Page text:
Charity "mentoring scheme" gives Scotland's refugees the skills to flourish

Location: Scotland

6th Feb 2019
Challenging mental health inequalities

This content discusses trauma, depression and anxiety, which some people may find triggering.

The Mental Health Foundation Scotland is today (6 February) shining a spotlight on its mentoring scheme, which pairs Scotland’s refugee and asylum-seeking communities with employers, equipping them with the life skills, confidence and opportunity to make a full contribution to their new home – as well as fostering social connections and boosting their mental health.

Asylum seekers and refugees are more likely to experience poor mental health than the local population, including higher rates of depression, PTSD and other anxiety disorders. Research suggests that asylum seekers are five times more likely to have mental health needs than the general population, and more than 61% will experience serious mental distress. However, data shows that they are less likely to receive support than the general population.

The mentoring scheme, which was recently launched, is part of a wider programme of work that supports the mental health of refugees and asylum seekers. Other projects include community conversations which raise awareness of mental well-being through the arts and community empowerment initiatives that help refugees navigate life in their new homes.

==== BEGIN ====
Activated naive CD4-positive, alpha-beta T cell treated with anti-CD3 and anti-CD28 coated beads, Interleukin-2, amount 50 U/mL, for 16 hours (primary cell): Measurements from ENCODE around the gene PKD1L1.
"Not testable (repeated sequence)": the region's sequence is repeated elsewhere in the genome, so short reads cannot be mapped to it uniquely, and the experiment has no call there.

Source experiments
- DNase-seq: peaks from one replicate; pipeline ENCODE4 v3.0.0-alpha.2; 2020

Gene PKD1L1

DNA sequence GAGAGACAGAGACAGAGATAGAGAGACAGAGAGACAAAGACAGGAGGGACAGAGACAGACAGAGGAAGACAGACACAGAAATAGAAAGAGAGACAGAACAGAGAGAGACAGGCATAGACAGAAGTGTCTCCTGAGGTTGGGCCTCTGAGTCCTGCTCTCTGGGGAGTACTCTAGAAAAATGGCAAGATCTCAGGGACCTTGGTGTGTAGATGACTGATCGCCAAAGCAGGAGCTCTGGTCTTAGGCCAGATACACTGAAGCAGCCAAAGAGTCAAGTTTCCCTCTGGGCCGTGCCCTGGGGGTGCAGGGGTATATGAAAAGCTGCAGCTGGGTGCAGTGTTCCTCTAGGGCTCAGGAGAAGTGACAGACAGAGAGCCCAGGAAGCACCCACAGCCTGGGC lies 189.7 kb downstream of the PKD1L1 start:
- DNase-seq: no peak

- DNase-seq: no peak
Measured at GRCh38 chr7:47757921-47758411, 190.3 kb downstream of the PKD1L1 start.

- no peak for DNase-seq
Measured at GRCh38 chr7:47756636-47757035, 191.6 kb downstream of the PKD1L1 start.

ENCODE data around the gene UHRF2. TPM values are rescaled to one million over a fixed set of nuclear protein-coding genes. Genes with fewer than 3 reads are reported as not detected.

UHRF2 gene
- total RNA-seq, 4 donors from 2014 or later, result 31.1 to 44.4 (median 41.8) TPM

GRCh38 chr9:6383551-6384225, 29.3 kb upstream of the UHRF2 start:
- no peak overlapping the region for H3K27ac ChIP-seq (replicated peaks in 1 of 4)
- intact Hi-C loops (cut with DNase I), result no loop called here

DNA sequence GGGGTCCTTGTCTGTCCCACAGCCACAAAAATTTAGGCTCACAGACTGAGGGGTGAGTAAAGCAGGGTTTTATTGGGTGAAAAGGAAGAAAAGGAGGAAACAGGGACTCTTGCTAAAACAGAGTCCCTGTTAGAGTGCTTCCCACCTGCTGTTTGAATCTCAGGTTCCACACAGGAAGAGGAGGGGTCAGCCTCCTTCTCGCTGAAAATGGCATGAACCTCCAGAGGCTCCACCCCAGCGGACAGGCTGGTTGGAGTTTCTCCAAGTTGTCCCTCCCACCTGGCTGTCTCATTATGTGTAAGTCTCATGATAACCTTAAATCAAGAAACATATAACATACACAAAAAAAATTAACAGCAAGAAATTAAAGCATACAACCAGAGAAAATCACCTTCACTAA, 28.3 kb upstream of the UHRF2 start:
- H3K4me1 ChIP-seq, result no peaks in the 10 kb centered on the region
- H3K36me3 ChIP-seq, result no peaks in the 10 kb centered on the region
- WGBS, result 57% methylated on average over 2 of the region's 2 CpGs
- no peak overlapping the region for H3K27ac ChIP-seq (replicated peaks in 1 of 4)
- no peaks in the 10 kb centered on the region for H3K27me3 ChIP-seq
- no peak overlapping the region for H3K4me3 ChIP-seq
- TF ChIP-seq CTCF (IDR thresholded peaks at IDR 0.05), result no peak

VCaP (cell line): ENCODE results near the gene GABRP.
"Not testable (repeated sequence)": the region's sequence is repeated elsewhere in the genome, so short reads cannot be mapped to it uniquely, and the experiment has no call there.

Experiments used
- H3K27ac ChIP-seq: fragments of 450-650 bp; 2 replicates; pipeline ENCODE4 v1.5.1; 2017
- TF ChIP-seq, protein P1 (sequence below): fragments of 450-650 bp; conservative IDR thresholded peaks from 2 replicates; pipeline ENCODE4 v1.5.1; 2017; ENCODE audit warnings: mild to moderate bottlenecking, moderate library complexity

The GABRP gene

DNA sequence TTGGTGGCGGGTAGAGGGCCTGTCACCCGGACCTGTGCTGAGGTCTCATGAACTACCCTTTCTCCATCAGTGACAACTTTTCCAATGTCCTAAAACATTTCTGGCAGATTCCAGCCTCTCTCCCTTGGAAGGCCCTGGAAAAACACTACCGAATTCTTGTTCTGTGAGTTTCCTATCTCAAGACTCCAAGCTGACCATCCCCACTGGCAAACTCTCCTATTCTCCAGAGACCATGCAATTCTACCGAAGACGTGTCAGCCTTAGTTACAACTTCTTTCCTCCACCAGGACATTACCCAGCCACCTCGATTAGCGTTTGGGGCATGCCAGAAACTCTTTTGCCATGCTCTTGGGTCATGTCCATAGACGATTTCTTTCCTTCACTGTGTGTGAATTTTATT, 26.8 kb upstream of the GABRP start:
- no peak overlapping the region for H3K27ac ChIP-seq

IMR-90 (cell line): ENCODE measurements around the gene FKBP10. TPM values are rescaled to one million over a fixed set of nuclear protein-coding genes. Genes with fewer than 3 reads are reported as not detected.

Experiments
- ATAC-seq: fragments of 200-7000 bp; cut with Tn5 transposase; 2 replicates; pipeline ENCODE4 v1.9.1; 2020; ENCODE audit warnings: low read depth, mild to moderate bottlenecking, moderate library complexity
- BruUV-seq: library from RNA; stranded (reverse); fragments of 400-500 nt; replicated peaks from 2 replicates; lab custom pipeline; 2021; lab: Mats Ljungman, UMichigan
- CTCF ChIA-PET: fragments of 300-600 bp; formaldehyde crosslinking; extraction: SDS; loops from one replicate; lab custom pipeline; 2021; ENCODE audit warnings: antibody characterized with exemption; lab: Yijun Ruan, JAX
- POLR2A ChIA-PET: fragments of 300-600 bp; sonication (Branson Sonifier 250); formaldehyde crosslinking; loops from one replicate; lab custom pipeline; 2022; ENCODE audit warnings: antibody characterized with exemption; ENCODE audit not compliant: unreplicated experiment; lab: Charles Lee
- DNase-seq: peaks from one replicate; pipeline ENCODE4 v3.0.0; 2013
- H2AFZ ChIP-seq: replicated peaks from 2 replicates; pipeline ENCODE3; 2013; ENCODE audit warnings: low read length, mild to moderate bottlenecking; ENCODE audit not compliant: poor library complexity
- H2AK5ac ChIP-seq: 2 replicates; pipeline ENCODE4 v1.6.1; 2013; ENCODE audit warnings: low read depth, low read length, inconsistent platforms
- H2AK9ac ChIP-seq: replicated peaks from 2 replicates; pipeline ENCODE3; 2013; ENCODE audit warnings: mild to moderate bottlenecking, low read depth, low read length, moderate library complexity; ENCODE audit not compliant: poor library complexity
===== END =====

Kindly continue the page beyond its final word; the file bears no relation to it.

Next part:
Glasgow Girl Amal Azzudin, Equality and Human Rights Officer (Refugees) at the Mental Health Foundation, said:

“Scotland’s New Scots Strategy is clear that the integration of refugees and asylum seekers should start from day one of arrival in Scotland. To fully achieve this, people must be supported to be self-sufficient, and employment is a key part of achieving that. Asylum seekers legally can’t work, and many refugees struggle with language and cultural barriers that prevent them from finding suitable employment. Our mentoring scheme responds to this reality by giving people life skills, knowledge and confidence while boosting their self-esteem and well-being.

“Although asylum seekers can’t legally work, we must recognise that they can still contribute to society through volunteering. That’s why we’re calling on employers to come forward and offer mentoring opportunities that will equip them with the life skills they need to live full and fulfilling lives.”

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Refugee programmes

Explore our programmes about refugees and helping their mental health.

Statistics: refugees and asylum seekers

At the end of 2015, there were 123,000 asylum seekers and refugees in the UK.

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